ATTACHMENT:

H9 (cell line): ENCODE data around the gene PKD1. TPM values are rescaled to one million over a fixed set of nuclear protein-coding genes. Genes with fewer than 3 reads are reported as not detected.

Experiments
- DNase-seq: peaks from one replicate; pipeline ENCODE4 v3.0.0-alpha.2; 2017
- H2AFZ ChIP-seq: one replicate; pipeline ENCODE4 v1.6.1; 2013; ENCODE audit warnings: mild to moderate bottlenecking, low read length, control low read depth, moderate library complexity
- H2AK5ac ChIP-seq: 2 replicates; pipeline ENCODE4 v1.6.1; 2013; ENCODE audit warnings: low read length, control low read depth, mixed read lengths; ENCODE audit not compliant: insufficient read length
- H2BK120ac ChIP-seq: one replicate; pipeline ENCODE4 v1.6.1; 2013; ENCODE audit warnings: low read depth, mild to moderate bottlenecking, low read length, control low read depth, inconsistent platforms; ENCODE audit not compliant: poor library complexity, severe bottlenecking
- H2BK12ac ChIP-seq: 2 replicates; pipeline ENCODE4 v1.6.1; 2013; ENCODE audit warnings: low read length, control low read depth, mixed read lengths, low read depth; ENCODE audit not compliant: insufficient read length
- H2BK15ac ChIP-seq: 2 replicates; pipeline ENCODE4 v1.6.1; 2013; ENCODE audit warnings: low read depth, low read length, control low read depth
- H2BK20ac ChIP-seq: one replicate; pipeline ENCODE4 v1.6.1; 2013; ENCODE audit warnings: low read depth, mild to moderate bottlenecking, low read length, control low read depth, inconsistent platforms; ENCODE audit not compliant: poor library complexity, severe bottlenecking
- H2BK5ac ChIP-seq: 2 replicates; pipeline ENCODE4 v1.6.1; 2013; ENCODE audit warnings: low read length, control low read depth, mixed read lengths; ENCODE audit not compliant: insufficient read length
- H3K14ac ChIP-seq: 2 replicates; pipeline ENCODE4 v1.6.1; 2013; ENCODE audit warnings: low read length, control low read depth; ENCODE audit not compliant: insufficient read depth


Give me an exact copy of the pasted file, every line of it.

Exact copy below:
H9 (cell line): ENCODE data around the gene PKD1. TPM values are rescaled to one million over a fixed set of nuclear protein-coding genes. Genes with fewer than 3 reads are reported as not detected.

Experiments
- DNase-seq: peaks from one replicate; pipeline ENCODE4 v3.0.0-alpha.2; 2017
- H2AFZ ChIP-seq: one replicate; pipeline ENCODE4 v1.6.1; 2013; ENCODE audit warnings: mild to moderate bottlenecking, low read length, control low read depth, moderate library complexity
- H2AK5ac ChIP-seq: 2 replicates; pipeline ENCODE4 v1.6.1; 2013; ENCODE audit warnings: low read length, control low read depth, mixed read lengths; ENCODE audit not compliant: insufficient read length
- H2BK120ac ChIP-seq: one replicate; pipeline ENCODE4 v1.6.1; 2013; ENCODE audit warnings: low read depth, mild to moderate bottlenecking, low read length, control low read depth, inconsistent platforms; ENCODE audit not compliant: poor library complexity, severe bottlenecking
- H2BK12ac ChIP-seq: 2 replicates; pipeline ENCODE4 v1.6.1; 2013; ENCODE audit warnings: low read length, control low read depth, mixed read lengths, low read depth; ENCODE audit not compliant: insufficient read length
- H2BK15ac ChIP-seq: 2 replicates; pipeline ENCODE4 v1.6.1; 2013; ENCODE audit warnings: low read depth, low read length, control low read depth
- H2BK20ac ChIP-seq: one replicate; pipeline ENCODE4 v1.6.1; 2013; ENCODE audit warnings: low read depth, mild to moderate bottlenecking, low read length, control low read depth, inconsistent platforms; ENCODE audit not compliant: poor library complexity, severe bottlenecking
- H2BK5ac ChIP-seq: 2 replicates; pipeline ENCODE4 v1.6.1; 2013; ENCODE audit warnings: low read length, control low read depth, mixed read lengths; ENCODE audit not compliant: insufficient read length
- H3K14ac ChIP-seq: 2 replicates; pipeline ENCODE4 v1.6.1; 2013; ENCODE audit warnings: low read length, control low read depth; ENCODE audit not compliant: insufficient read depth